Just when you think you know this area fairly well, a place pops up on your radar, and totally surprises you. I hadn’t heard of Lady Bank before, so it stands to reason I hadn’t heard of Ladybank Farm either. And following that logic, the Schoolhouse was unknown to me, of course. But this stunning accommodation nestled deep in the Grey Highlands is one I wish I’d known about long ago. It’s such a relaxing getaway for locals, and launching point to Southern Georgian Bay/Beaver Valley for visitors.

I took advantage of both approaches in my recent staycation.

This century old Schoolhouse has been turned into a sweet little accommodation for couples looking to retreat into Grey County’s natural beauty. The farm produces organic fruits, vegetables, wild honey, and foraged edibles while friends at the Wild Meadows Farm raise organic beef and pork, but I’ll get to all that soon.

As soon as we pull into the laneway, we understand this is a pretty special spot. It really speaks to us. A high-five or two are shared as we eye up the fire pit, outdoor BBQ area and back deck with views of the acreage.


We step into the restored schoolhouse with wide eyes at the open concept design. It’s rustic to the max with cool little ouches such as a wood fireplace and chalkboard for messages. My girlfriend is banned from saying ‘Cute as a button’ around me, but I know she’s thinking it.

This designated Historic Landmark has as much charm as it does history. We’re surrounded by the aura of curious minds that once inhabited this place of learning, the ideas being shared and hands being raised. Maybe even a stern warning from the teacher to pay attention!

The natural light pouring in from the windows takes me back to my own childhood when I spent hours staring out to the world beyond the classroom walls. There must have been some serious daydreaming going on in this place. We can’t help but do the same as we put our books down from time to time to get lost in the view.

The fire pit in the backyard allows you to abandon your screens and embrace the primal ritual for an evening while the trails around the property fuel your sense of adventure and prompt you to retreat to the wilderness.

You really don’t want to leave this place, but when you realize all the cool experiences that are only a short drive away, you’ll convince yourself to head out for a little while.

But before any adventures begin, we set our priorities straight – we crack the bottle of Windswept Cider that’s been placed in the fridge for us and cheers to our Grey County staycation experience. We sit back and breathe it in. Or drink it in, depending on which metaphor you prefer. We sit, breathe, and drink. And then we leave.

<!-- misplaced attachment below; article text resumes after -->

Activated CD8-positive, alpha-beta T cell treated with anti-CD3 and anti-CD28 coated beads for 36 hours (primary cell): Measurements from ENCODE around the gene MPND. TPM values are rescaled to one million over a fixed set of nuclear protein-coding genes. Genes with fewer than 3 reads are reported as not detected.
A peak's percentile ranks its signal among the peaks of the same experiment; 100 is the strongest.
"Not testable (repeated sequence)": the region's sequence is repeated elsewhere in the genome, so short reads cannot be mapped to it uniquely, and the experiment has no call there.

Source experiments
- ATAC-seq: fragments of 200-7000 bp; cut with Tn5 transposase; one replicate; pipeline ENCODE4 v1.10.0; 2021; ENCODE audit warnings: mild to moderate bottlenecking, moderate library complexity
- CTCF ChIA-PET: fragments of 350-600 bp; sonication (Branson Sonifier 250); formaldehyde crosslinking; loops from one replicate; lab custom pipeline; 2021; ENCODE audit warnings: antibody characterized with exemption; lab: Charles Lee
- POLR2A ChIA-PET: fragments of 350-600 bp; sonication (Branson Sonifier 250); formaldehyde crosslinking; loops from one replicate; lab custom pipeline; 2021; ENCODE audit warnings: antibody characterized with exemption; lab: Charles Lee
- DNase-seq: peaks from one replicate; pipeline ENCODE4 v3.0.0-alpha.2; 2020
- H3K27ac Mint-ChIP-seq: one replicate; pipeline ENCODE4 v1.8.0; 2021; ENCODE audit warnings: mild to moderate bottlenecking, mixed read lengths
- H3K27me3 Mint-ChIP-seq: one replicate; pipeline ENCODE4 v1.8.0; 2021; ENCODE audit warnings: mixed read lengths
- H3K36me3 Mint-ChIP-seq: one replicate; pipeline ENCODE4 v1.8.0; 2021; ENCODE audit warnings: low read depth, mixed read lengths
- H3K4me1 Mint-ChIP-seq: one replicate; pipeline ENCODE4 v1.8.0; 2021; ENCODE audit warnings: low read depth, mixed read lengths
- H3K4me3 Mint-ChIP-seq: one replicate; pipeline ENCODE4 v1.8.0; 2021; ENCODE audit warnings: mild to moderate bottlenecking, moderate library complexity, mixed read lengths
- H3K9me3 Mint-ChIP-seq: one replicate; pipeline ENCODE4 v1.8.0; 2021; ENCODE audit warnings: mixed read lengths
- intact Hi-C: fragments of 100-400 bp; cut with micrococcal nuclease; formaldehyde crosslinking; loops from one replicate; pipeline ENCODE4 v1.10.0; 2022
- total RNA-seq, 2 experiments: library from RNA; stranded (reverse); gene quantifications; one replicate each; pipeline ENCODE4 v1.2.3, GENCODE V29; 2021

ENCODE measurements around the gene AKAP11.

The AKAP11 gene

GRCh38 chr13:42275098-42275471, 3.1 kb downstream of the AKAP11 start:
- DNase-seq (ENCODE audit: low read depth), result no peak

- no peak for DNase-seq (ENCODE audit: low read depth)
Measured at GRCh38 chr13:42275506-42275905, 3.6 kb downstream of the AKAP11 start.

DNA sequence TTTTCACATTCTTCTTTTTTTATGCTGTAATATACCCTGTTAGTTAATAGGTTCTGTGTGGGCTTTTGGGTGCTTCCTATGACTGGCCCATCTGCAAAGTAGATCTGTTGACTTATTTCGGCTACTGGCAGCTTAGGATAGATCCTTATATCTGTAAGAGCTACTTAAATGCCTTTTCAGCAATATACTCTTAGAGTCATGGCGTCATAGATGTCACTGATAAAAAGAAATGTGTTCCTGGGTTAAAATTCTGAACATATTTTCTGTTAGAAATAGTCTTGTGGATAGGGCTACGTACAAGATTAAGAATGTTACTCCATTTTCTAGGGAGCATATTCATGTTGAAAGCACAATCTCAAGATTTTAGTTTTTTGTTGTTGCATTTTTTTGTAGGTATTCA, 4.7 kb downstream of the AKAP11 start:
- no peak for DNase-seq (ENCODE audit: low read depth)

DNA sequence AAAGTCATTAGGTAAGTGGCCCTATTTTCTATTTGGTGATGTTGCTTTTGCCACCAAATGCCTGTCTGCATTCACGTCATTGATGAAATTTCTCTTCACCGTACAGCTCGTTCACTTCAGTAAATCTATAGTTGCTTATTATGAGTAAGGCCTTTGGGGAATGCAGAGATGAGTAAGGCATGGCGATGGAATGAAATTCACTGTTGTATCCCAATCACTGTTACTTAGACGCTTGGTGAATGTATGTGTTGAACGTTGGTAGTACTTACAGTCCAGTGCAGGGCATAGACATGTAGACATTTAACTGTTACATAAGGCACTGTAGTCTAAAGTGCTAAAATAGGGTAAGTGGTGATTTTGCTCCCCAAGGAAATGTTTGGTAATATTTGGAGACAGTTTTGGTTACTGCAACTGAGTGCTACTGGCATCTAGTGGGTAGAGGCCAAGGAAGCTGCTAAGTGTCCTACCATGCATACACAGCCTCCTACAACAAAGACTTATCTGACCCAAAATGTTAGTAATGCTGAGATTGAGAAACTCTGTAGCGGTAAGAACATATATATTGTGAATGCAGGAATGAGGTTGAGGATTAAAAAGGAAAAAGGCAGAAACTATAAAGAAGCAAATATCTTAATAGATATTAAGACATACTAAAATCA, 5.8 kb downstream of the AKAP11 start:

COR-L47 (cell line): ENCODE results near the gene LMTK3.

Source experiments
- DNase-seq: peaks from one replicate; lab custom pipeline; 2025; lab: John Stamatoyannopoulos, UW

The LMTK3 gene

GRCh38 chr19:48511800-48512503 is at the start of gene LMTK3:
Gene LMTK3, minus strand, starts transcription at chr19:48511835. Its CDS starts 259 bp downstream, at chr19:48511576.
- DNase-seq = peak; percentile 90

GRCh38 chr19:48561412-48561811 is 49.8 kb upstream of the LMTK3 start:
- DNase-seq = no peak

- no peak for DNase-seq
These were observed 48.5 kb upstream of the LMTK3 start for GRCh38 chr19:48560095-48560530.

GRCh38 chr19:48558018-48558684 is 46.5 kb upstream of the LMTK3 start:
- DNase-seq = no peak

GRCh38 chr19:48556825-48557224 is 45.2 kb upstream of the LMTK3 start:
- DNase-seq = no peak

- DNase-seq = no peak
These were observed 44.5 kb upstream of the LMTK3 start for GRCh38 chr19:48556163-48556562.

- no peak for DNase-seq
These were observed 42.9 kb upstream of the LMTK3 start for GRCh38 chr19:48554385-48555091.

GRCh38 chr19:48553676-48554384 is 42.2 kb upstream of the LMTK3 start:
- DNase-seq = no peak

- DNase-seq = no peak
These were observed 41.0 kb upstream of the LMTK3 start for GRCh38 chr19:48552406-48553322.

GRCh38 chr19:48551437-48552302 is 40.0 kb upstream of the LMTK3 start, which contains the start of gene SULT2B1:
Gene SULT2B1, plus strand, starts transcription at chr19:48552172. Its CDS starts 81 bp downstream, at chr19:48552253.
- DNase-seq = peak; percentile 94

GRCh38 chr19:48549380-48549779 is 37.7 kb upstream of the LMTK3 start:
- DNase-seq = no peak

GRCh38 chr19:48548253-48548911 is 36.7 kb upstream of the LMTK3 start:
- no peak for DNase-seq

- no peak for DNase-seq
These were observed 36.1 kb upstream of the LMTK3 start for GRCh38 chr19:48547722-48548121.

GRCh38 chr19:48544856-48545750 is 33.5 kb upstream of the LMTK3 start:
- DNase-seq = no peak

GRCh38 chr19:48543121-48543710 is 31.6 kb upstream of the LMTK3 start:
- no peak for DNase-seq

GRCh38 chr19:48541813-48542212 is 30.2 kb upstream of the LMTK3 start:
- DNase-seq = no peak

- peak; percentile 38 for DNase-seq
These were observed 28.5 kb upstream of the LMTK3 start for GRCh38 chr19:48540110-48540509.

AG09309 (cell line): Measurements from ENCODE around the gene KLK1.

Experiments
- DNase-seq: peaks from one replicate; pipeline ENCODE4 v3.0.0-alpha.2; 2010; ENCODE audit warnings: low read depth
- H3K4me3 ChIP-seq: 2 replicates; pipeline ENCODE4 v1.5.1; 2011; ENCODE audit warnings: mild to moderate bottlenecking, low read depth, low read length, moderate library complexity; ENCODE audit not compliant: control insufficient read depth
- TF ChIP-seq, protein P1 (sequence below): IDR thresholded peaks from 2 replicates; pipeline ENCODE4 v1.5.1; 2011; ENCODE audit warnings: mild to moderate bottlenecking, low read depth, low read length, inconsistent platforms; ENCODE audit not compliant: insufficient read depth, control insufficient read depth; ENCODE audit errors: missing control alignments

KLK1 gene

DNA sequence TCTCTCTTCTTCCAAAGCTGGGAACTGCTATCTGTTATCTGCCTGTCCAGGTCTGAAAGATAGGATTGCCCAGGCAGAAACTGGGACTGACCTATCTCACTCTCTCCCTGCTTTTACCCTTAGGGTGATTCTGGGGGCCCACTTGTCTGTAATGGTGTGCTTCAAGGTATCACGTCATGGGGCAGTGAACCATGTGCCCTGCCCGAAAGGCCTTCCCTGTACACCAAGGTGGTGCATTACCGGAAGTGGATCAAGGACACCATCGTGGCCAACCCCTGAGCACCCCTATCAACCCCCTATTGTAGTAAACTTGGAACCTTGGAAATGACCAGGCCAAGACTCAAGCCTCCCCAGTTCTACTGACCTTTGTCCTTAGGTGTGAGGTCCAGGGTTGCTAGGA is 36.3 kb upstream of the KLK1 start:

First on our agenda is Eugenia Falls. My gal has never seen these falls, so I insist we take in the view. The Flying Chestnut Kitchen is close by for those who want to order ahead, but we fuel up on some tasty lunch at Top O’ The Rock including butter tarts for later. The heat is enough to put a swim on our to-do list and Peasemarsh Beach is a must for that.

With some fresh tans and sandy skin, it’s time for a cold drink. There are many cideries in the area such as Spy, Grey & Gold and Thornbury Craft Cider & Beer, but we stop into Georgian Hills Winery for some rosé which I’m finally admitting my penchant for after years of denying its pink-hewed goodness. I first tried it with oysters at Heart’s Tavern in Kimberley, which is quite close to this retreat as well, and since then have had to admit to my girlfriend that I’m a fan. Even though it’s pink, it’s still wine, and it is kind of fun to say ‘Rosé all day’ (though I’ve learned recently that the Gen Z’ers will call me ‘cheugy’ for that).

We arrive back at the Schoolhouse with a hunger on, so it’s nice to have everything we need stocked for us in the fridge including T-bone steaks from Wild Meadows Farm. So, it’s BBQ time.

We hang up our beach stuff to dry in the sun and wander the property while the Q hits optimal grilling temp. It is the philosophy of Lady Bank to stay in the present moment and try to avoid social media if possible. We do pretty well in that regard – I only check my email a few times and don’t even post a single thing to Insta. I’m proud of myself, and Cal Newport, author of Digital Minimalism, would be too.

As we’re heating the grill up, Mike from Wild Meadows stops by to deliver bacon for the morning. Dinner isn’t even on the flame yet, and we’re already looking forward to breakfast.

And after a great night’s rest, breakfast does arrive. And so does the rain. We curl up on the couch with coffee and books and do something important: relax all morning.

But the rain doesn’t stop us from getting out for a hike to Old Baldy, one of my favourite treks along the Bruce Trail. The view is even better than Eugenia Falls, and if you choose the ascent from Grey Road 13, you get views the whole way up.

But as all adventures must come to a close, sadly this one does too. We think about evoking Squatter’s Rights on this place and just staying forever, but we both have jobs to get back to, gardens to tend, and people who’d miss us if we never came home. We make sure to write a message on the chalkboard to mark our stay in Lady Bank lore, and just as the school kids did a century ago, pack up our bags and close the door behind us.

The lesson learned here: there are some really cool retreats to rave about in Grey Bruce Simcoe. This is certainly one of them.

We’ll be sure to recommend this spot to anyone looking for a holiday, an anniversary stay, or just a little getaway. Book yours at or by emailing Peter at

Words: Jesse Wilkinson

Photos: Jesse Wilkinson and Shannon Bingeman